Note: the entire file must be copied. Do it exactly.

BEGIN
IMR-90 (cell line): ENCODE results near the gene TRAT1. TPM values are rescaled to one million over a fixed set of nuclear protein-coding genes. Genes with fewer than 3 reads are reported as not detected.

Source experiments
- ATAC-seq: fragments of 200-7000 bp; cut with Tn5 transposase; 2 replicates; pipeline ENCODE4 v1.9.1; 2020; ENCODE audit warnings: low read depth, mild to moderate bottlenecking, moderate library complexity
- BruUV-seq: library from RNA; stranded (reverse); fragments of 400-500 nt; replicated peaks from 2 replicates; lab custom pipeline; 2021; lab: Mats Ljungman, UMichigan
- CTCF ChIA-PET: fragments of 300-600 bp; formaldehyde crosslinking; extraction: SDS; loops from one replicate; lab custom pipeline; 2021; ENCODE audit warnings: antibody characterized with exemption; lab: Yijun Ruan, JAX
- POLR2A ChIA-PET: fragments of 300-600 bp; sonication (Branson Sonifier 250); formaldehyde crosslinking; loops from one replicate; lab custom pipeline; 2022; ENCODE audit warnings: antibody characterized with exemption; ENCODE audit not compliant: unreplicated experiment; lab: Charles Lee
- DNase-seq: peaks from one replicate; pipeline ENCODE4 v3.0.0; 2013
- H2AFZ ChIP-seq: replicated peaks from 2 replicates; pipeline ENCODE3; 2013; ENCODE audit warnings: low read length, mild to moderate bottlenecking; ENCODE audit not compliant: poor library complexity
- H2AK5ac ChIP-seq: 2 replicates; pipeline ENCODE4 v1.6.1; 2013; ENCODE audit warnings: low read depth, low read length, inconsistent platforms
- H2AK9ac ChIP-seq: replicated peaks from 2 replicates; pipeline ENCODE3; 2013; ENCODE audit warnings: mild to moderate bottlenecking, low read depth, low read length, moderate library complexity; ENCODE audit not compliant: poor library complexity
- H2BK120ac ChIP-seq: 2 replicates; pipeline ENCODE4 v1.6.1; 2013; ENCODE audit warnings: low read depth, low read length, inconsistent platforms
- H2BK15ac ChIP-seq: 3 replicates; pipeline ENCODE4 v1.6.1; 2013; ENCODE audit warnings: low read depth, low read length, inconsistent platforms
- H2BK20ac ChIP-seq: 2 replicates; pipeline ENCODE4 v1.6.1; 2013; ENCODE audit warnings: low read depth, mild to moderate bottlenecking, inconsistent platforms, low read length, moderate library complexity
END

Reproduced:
IMR-90 (cell line): ENCODE results near the gene TRAT1. TPM values are rescaled to one million over a fixed set of nuclear protein-coding genes. Genes with fewer than 3 reads are reported as not detected.

Source experiments
- ATAC-seq: fragments of 200-7000 bp; cut with Tn5 transposase; 2 replicates; pipeline ENCODE4 v1.9.1; 2020; ENCODE audit warnings: low read depth, mild to moderate bottlenecking, moderate library complexity
- BruUV-seq: library from RNA; stranded (reverse); fragments of 400-500 nt; replicated peaks from 2 replicates; lab custom pipeline; 2021; lab: Mats Ljungman, UMichigan
- CTCF ChIA-PET: fragments of 300-600 bp; formaldehyde crosslinking; extraction: SDS; loops from one replicate; lab custom pipeline; 2021; ENCODE audit warnings: antibody characterized with exemption; lab: Yijun Ruan, JAX
- POLR2A ChIA-PET: fragments of 300-600 bp; sonication (Branson Sonifier 250); formaldehyde crosslinking; loops from one replicate; lab custom pipeline; 2022; ENCODE audit warnings: antibody characterized with exemption; ENCODE audit not compliant: unreplicated experiment; lab: Charles Lee
- DNase-seq: peaks from one replicate; pipeline ENCODE4 v3.0.0; 2013
- H2AFZ ChIP-seq: replicated peaks from 2 replicates; pipeline ENCODE3; 2013; ENCODE audit warnings: low read length, mild to moderate bottlenecking; ENCODE audit not compliant: poor library complexity
- H2AK5ac ChIP-seq: 2 replicates; pipeline ENCODE4 v1.6.1; 2013; ENCODE audit warnings: low read depth, low read length, inconsistent platforms
- H2AK9ac ChIP-seq: replicated peaks from 2 replicates; pipeline ENCODE3; 2013; ENCODE audit warnings: mild to moderate bottlenecking, low read depth, low read length, moderate library complexity; ENCODE audit not compliant: poor library complexity
- H2BK120ac ChIP-seq: 2 replicates; pipeline ENCODE4 v1.6.1; 2013; ENCODE audit warnings: low read depth, low read length, inconsistent platforms
- H2BK15ac ChIP-seq: 3 replicates; pipeline ENCODE4 v1.6.1; 2013; ENCODE audit warnings: low read depth, low read length, inconsistent platforms
- H2BK20ac ChIP-seq: 2 replicates; pipeline ENCODE4 v1.6.1; 2013; ENCODE audit warnings: low read depth, mild to moderate bottlenecking, inconsistent platforms, low read length, moderate library complexity